What Leaders Need to Know About Reentry Anxiety

Even as employers are reopening offices and calling their staff back to in-person work, surveys indicate many employees are reticent about ending remote work; many will consider quitting their jobs if forced to return to the office. “Reentry Anxiety” is a term used to describe the feelings many employees are experiencing, and for various reasons. Employers would be well-served to make efforts to understand the driving factors of reentry anxiety and draft a strategy to support their employees’ ability to manage it; doing so will accelerate a successful office reopening and promote overall workplace effectiveness.

Reentry anxiety may be driven by an employee’s perceptions of change and uncertainty. Humans crave certainty and predictability in their environment at an instinctual level as this provides the conditions to plan for and enhance survival. Change, especially when sudden and dramatic, can be perceived as threatening. At the present time, employees face a great deal of uncertainty as they contemplate their reentry to in-person work, including:

  • Health and safety – The pandemic is not over. Even fully vaccinated employees may feel unsafe in the workplace and would prefer to remain working safely from home. Public health messaging changes quickly and is sometimes contradictory, undermining certainty over what activities and interactions are safe.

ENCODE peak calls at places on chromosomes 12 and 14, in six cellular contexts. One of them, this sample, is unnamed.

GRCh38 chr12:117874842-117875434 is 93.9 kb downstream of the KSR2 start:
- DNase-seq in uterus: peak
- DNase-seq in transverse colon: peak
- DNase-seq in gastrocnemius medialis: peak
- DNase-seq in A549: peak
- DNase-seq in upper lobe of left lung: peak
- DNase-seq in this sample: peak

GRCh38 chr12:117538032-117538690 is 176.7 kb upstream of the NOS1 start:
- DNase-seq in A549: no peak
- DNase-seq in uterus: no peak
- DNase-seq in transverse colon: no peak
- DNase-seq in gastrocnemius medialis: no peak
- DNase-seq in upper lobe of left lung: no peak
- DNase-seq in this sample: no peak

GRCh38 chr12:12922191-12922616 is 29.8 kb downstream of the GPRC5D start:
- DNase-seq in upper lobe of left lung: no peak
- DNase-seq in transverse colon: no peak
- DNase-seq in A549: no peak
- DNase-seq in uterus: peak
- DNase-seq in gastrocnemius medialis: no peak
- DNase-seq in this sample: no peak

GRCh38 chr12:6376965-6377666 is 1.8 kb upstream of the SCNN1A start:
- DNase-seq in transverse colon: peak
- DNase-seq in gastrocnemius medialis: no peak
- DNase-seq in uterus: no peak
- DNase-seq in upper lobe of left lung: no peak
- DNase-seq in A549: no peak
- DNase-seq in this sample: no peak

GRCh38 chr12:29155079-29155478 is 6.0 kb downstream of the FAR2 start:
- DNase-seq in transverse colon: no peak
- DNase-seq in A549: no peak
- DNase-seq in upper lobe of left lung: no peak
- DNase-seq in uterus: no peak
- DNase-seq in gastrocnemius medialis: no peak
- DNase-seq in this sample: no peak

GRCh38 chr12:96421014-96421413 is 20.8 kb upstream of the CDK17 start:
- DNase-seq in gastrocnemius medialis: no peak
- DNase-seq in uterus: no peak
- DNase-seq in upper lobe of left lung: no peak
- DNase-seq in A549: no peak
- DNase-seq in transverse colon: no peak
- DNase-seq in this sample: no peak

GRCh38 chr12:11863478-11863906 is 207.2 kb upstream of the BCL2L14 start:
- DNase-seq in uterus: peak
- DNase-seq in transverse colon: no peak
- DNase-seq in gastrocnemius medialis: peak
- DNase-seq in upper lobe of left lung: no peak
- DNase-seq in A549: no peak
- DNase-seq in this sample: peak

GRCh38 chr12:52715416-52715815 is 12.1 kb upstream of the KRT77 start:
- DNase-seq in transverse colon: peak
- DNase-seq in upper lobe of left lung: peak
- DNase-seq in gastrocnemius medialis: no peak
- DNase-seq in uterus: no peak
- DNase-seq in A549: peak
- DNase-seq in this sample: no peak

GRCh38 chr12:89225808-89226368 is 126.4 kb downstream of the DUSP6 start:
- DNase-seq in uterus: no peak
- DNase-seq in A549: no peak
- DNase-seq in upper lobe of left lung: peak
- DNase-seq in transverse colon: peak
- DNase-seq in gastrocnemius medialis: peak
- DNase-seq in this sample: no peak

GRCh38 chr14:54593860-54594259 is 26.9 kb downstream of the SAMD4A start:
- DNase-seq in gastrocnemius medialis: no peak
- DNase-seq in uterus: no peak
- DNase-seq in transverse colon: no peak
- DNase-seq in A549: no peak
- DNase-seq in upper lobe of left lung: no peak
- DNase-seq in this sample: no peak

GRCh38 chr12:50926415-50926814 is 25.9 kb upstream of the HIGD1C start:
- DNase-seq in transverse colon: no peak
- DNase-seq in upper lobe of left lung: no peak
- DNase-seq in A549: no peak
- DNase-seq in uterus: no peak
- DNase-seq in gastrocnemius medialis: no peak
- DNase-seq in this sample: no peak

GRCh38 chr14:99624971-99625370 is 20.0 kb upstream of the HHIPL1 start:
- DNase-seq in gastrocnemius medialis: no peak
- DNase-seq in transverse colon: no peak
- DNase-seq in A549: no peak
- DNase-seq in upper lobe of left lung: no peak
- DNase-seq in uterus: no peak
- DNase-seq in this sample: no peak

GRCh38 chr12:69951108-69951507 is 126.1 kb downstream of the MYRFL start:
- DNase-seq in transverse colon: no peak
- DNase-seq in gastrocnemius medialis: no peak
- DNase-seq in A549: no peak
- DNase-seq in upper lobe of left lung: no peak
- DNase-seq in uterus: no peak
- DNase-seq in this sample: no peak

• Societal strife – Social and political conflict continues, and the impact on in-person workplace interactions is unclear; previously accepted norms may no longer be appropriate, and relationships with co-workers may be different.
  • Family care – Finding childcare and eldercare remains difficult for many families as labor shortages have impacted the ability of caregiving agencies to hire adequate staff to meet demand.

Employers who address the uncertainty of resuming in-person work will enhance employees’ abilities to manage their anxious feelings about returning to the office. Here are some considerations for leaders in drafting strategy for this process.

Open Mindset

After one year of a pandemic amid major societal upheaval, it may be necessary to contemplate a new workplace reality for employees to succeed. Looking back to how work was accomplished pre-pandemic may not offer adequate lessons to address present challenges; new approaches are likely necessary to move forward from the disruption. Leaders who adopt an open mindset may be more successful at navigating new challenges.

Redefine and Share the Vision

After a year of successfully remote working from basement offices and kitchen counters, many employees need to be convinced that a return to the office is necessary. If in-person work has been proven to be unnecessary, what is the purpose of reporting to the office? Employers who define a new vision for an in-person workplace experience are more likely to excite and retain their workers who effectively pivoted to getting work done while wearing pajamas and avoiding long commutes.

Acknowledge Employee Trauma